We kept asking our teachers that in group. What are the benefits? Why keep practicing? Is there really an enlightenment at the end (we couldn’t help but ask)? In response our instructor was uncharacteristically cryptic, which was frustrating. But I don’t think it was his fault. As mindfulness is so personal, I imagine that the ‘benefits’ are very difficult to describe, and probably very specific to a given person’s life. He assured us there really, truly were benefits, and that it took a lot of practice to see them, but it was worth it. I cannot deny there was something calm, collected and wise about him, especially when he spoke of these ‘benefits’.

I have not practiced faithfully enough to know – and by faithfully I mean frequency, duration, and intentionality. Within the 8 weeks of the course, I got nowhere. Actually I got worse, and relapsed seriously into depression and self-harm, which starts a whole other story, so moving on…

But. Allow me to raise my finger and say “But!” in a vaguely mad scientist fashion. I’ve noticed things. Jeez that sounds creepy. But I have!

In the past year I’ve done things differently than I did before. Take this post for example, It passed you by. I would not have noticed anything without mindfulness training. It would have literally passed me by. Late bus? I have the presence of mind to know to distract myself, to remember that I have a habit of panicking. Patrick hasn’t called recently, to say when he’s home? No problem. I might start to ruminate about what could have happened to him, but I eventually catch myself. It doesn’t always make me feel better, but it’s better than feeling I have no control. Random emotions? They don’t feel so random anymore. I know what I’ve eaten, how I’ve slept – I pause to think, why am I feeling this way, and I have the beginnings of an answer. Upset and angry? I know I’m reacting to something, as opposed to literally being the embodiment of injustice, anger, and frustration. I don’t always remember in time to avoid blowing up, crying or running out of the room, but sometime later in the day I find myself reconciling with earlier events.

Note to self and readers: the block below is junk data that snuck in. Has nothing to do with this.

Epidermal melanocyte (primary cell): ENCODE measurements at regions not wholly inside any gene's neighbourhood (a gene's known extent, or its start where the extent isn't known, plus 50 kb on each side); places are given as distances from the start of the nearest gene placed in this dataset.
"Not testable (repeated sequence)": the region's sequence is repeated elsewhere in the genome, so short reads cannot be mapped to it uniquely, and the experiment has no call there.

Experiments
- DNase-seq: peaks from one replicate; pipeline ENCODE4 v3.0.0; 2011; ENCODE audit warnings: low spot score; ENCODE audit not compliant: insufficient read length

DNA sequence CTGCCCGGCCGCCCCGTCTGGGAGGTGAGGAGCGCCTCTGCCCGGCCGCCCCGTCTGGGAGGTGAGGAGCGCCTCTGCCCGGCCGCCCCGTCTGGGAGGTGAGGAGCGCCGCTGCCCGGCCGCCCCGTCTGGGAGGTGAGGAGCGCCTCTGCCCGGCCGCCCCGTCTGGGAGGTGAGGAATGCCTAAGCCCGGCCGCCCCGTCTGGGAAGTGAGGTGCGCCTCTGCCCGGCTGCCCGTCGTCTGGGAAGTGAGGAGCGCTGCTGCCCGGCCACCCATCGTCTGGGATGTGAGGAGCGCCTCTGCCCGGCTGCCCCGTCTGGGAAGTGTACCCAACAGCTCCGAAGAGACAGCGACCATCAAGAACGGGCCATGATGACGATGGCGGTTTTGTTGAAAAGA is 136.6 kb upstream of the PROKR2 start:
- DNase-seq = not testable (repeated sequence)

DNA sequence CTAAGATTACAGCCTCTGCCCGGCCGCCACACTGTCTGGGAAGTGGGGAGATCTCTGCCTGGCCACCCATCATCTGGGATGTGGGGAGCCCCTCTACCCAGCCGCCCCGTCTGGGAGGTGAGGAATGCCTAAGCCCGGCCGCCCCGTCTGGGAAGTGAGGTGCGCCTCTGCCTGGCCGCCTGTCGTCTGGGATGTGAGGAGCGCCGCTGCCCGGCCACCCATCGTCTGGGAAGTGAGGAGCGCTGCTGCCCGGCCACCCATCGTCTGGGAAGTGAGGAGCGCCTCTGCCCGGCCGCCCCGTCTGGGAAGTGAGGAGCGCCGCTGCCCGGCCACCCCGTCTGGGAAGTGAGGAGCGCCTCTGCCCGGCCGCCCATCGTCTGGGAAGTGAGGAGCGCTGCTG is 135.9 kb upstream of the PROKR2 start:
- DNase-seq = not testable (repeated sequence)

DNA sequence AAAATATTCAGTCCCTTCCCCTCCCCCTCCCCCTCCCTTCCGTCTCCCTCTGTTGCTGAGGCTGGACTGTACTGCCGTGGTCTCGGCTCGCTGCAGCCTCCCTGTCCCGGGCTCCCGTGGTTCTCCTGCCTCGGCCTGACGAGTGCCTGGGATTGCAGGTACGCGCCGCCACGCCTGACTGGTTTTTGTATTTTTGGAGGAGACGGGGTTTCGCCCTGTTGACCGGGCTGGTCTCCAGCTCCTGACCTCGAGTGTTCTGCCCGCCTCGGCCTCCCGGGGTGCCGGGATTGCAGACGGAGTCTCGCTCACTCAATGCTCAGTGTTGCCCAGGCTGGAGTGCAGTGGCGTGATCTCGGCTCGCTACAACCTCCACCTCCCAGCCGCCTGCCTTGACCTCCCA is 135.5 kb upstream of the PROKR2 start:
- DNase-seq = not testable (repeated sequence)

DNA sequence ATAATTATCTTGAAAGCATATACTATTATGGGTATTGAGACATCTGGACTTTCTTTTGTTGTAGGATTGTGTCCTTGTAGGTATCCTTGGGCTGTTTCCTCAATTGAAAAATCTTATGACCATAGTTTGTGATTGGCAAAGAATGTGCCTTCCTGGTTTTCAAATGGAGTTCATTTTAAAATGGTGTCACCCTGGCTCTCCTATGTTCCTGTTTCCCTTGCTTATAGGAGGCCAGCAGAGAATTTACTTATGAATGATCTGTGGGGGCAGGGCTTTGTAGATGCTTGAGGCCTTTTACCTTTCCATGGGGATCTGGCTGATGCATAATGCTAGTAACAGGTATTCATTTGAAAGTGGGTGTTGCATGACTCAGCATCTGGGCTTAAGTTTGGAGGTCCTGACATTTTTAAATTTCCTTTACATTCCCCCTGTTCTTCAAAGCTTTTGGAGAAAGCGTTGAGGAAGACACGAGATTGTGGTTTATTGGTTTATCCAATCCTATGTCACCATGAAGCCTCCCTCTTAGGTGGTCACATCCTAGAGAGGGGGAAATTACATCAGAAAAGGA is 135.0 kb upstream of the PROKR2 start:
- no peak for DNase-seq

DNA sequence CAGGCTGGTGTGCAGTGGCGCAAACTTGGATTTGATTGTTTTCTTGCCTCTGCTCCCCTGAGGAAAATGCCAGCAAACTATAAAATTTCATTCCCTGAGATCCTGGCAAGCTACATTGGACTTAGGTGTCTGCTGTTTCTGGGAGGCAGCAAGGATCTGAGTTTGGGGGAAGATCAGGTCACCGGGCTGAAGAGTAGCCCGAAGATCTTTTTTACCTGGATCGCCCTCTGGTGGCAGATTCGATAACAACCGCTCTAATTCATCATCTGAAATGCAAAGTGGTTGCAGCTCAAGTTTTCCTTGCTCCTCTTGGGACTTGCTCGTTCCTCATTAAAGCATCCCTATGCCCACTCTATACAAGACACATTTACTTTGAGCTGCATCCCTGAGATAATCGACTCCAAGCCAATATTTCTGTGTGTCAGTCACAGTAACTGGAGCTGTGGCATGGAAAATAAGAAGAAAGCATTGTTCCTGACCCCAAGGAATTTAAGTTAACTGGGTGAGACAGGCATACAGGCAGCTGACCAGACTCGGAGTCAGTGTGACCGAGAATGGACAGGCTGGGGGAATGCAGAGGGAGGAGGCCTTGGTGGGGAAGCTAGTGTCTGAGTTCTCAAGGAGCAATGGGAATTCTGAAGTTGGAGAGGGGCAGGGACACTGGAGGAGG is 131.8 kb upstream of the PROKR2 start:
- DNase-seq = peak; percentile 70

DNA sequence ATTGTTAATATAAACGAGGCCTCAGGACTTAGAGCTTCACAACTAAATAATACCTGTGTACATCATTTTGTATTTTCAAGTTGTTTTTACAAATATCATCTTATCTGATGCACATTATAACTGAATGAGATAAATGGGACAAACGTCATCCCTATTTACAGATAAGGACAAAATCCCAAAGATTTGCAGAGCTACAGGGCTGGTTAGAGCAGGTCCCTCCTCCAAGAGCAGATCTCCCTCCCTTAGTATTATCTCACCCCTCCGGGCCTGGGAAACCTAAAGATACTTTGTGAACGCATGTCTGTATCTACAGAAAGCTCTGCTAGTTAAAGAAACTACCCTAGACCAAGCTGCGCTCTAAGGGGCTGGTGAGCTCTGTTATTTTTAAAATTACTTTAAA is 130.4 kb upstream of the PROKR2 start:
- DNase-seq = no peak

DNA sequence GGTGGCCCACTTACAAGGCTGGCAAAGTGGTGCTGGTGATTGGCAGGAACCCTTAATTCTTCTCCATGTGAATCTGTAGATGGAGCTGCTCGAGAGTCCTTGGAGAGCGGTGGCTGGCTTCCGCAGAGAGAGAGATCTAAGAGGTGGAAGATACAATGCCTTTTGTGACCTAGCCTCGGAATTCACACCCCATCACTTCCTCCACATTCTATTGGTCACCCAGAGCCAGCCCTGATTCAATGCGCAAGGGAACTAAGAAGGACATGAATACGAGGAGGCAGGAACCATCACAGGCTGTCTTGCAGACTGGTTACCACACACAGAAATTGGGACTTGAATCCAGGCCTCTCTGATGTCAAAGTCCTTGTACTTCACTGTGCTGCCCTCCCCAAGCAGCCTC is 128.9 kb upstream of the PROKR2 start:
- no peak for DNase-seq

All because of paying attention? Ya.

For all that mindfulness classes will talk about being in touch with your thoughts and your body, the single most important part of mindfulness is not a smooth stream of consciousness, or a sense of being one with yourself; it’s interruption. Every time you start to not pay attention during mindfulness, the idea is that you notice, say oops, ok, and then go back to paying attention. In other words, you practice interrupting your train of thoughts, and thus practice interrupting the chain reactions that, cognitively, cause depression, anxiety and panic. The result is that you successfully remember to interrupt yourself when you find yourself in the midst of this thought-spiral in daily life.